Manuka Oval History

Manuka Oval Timeline

  • 1924 – First recorded sporting event at Manuka Circle Park when Canberra played Duntroon in an Australian Football match. Canberra won 7-9-51 to Duntroon’s 3-8-24.
  • 1925 – Concept for Manuka Oval approved by Parliament.
  • 1927 – First Soccer match held at Manuka Oval between the Federal Capital Territory and members of the HMS Renown.
  • 1927 – First Rugby League match held at Manuka Oval when Federal Rovers played West Queanbeyan.
  • 1929 – Manuka Circle Park was transformed into a sports ground a fence was built around the ground.
  • 1930 – First cricket match held at the Oval when Dr Neil Blue’s XI played the Federal Capital Territory.
  • 1937 – Caretaker’s Cottage constructed.
  • 1938 – New Zealand All Blacks play a Canberra representative side in August.
  • 1945 – National Sheepdog trials held for the first time at the ground.
  • 1947 – Boxing and Wrestling bouts held at the ground.
  • 1948 – Great Britain Rugby League side played local side Group 8.
  • 1954 – 16,000 schoolchildren attended Manuka Oval for the visit of Queen Elizabeth II.
  • 1959 – Exhibition Tennis Matches played at the ground which included Lew Hoad and Ken Rosewall.
  • 1959 – 10,000 attend the Billy Graham Crusade at the ground.
  • 1962 – The original Bradman Pavilion was opened by Sir Donald Bradman at the Prime Minister’s XI match.
  • 1979 – ACT Administration decided to develop Manuka Oval primarily for cricket.
  • 1983 – The Jack Fingleton Scoreboard was relocated from the MCG and erected at the ground.
  • 1987 – Sir Robert Menzies Stand built.
  • 1988 – First Women’s One Day International held at the ground – Australia v New Zealand at the 1988 World Cup.
  • 1989 – Turf practice wickets laid outside of the Oval.
  • 1992 – Bob Hawke Stand built.
  • 1992 – First One Day International held at the ground during the World Cup.
  • 1996 – ACT Brumbies play a Super 12 match at the venue
  • 1998 – First AFL Premiership Match held at the venue when North Melbourne played Port Adelaide.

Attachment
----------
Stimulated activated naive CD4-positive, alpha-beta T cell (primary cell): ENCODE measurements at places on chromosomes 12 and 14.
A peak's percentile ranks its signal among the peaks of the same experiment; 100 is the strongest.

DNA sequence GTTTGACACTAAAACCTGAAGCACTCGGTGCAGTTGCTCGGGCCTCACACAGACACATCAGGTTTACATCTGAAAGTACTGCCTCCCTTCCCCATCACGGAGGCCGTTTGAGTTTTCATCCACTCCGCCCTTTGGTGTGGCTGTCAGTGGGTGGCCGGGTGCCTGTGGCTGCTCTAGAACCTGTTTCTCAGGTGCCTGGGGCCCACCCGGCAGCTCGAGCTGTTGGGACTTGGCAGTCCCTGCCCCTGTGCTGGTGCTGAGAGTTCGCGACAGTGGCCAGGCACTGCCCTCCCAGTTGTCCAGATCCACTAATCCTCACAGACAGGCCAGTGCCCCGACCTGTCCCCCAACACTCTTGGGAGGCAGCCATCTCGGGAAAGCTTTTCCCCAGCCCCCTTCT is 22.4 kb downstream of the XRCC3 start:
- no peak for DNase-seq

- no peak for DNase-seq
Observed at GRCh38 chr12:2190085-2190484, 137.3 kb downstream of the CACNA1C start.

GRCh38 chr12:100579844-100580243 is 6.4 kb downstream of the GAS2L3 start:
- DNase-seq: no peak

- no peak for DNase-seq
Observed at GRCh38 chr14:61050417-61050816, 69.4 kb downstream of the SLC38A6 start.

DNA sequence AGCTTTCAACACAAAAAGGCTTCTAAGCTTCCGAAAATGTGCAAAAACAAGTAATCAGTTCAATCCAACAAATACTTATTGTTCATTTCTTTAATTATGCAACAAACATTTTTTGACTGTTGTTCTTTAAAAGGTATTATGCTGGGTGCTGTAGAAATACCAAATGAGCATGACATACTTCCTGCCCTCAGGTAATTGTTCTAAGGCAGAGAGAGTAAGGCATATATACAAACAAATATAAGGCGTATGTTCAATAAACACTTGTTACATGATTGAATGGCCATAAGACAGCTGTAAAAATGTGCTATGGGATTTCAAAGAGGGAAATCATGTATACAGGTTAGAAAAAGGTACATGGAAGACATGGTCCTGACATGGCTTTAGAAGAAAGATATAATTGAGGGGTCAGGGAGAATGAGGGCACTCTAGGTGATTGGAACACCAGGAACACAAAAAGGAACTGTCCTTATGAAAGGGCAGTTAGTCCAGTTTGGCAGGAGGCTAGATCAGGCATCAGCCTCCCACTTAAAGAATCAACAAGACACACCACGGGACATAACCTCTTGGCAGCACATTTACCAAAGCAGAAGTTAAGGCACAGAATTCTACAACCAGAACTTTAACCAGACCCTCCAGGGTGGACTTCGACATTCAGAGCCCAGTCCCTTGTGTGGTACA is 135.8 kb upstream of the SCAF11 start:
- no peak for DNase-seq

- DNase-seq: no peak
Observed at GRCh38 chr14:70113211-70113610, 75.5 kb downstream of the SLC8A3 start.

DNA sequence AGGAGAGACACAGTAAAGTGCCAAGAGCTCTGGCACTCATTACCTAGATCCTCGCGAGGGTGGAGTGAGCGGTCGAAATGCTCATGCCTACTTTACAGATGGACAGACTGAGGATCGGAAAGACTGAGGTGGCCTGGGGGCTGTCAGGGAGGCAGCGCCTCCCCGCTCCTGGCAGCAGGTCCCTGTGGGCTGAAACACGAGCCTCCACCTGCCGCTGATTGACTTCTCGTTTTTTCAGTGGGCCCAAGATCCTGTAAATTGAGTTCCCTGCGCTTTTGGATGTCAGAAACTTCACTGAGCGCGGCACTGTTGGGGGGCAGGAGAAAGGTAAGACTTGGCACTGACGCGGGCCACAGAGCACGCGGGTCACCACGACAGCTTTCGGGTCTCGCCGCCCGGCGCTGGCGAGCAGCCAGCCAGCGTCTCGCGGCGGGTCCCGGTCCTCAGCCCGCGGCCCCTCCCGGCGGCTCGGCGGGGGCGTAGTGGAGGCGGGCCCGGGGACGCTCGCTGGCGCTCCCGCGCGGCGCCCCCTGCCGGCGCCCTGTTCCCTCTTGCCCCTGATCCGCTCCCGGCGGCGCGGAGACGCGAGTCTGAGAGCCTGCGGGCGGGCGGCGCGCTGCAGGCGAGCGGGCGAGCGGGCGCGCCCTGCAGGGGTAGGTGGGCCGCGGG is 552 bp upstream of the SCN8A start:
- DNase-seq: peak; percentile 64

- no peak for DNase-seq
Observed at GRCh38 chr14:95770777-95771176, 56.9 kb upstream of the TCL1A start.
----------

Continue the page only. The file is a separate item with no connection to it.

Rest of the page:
• 2000 – The new Sir Donald Bradman Stand was completed.
  • 2001 – Canberra Raiders play a NRL match at the ground.
  • 2012 – Floodlights installed at the ground.
  • 2013 – New playing surface installed with improved drainage and irrigation.
  • 2015 – WBBL and Big Bash Finals held at the ground.
  • 2018 – New Media Centre finished.
  • 2019 – First Test Match held at the ground.

Manuka Oval Trivia

  • Manuka Oval was originally called Blandfordia Recreation Reserve and then called Manuka Circle Park which was an open field.
  • Manuka Oval was only developed as an interim ground pending the development of a National Oval. This Oval was to be developed between Northbourne Avenue and Black Mountain, roughly around where the CSIRO and Barry Drive is now. Construction of the National Oval was started in October 1927 but the Great Depression put a hold on the development as well as many other pieces of construction in the capital. Construction restarted on a “National Sports Ground” in 1937 where members of the FCT Cricket Association and the visiting English side were to plant a tree to commemorate their visit. World War II then stopped the construction again and then the area was acquired by the fledgling Australian National University.